13 December, 2011

    MissLucy's avatar
    MissLucy
    Canada Canada

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    This perfume is easily one of my favorites. I wear it quite often when im at home because it has a soothing quality to it. I guiltily spray my bed with this perfume since I absolutely love to smell it when I walk into the room.

    I rarely wear it out of the house because I find the scent is easily lost in the big city.
    However, if I am going to the theater it is always the first perfume I consider. Even though it is meek next to most other perfumes after the dry down it is still present. I have had numerous compliments from my fiance when I spray it into my hair.

    Considering the low price, it is definitely worth the small investment.

    13 September, 2011

    smh78's avatar
    smh78
    United States United States

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    I bought a bottle of this for my husband, who loves the smell of lavender, the sweet dear! It has quite a nice almost medicinal-smelling herbal punch in the first few minutes after spraying, then dries down to a very sedate, yes, English-smelling lavender, rounded out with a bit of powder and sage. The problem with all lavenders, as far as I can tell, is that they have almost no staying powder, making lavender one of those essential yet ephemeral elements in perfumery. I would like someday to find a true lavender scent which lasts and lasts, although to my knowledge, such a creature is an impossibility. Yardley does the trick for that fleeting hour or so of lavender joy, then fades away.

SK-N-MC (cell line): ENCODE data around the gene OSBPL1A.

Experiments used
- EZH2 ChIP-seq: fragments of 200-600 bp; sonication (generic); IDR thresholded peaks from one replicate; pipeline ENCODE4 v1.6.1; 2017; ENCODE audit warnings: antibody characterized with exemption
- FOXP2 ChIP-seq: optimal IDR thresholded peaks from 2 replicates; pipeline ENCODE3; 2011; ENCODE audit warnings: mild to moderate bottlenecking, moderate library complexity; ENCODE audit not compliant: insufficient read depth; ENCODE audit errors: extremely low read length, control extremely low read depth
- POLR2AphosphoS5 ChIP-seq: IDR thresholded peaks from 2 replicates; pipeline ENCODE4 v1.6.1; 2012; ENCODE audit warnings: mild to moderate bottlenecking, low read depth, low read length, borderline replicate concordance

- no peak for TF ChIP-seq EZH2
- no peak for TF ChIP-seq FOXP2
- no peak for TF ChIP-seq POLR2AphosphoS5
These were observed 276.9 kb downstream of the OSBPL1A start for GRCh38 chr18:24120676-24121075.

08 April, 2010

    merry.waters's avatar
    merry.waters
    Egypt Egypt

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    It would be curious to say English Lavender is up to British prudery. A bit medical, harsh to emphasize its use as a pest repellent, in spite of being some fun for its own. The ingredients list itemizes additions as farnesol, benzyl something, coumarine etc. Too used as insecticides and against bacteria respectively.

    The top notch entry is lavender. That is what You get as real for real. Of course this is not as creative as assembling aromachemicals to resemble a very certain bunch of flowers, brought by the knight on the white horse, metallic aspects in the top notes accordingly blasting in the sun, exhaling the morning dew from ... . It can be worn by straight men too, that is my belief so far, as I do.

    13 January, 2010

    bokaba's avatar
    bokaba
    United States United States

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    Given the price, I suppose Yardley English Lavender is not that bad, but there are so many better choices: Atkinsons lavender by the same name, d'Orsay Arome 3, etc. The opening is more a caricature of lavender rather than the actual flower. I only smell a synthetic, soapy lavender on a chemical-smelling heart and base that is quite rubbery. The vintage version was much better. Though more expensive, I would say Caron PUH and Royal Scottish Lavender--even Caldey Lavender are vastly superior.

    14 November, 2009 (Last Edited: 14 April, 2011)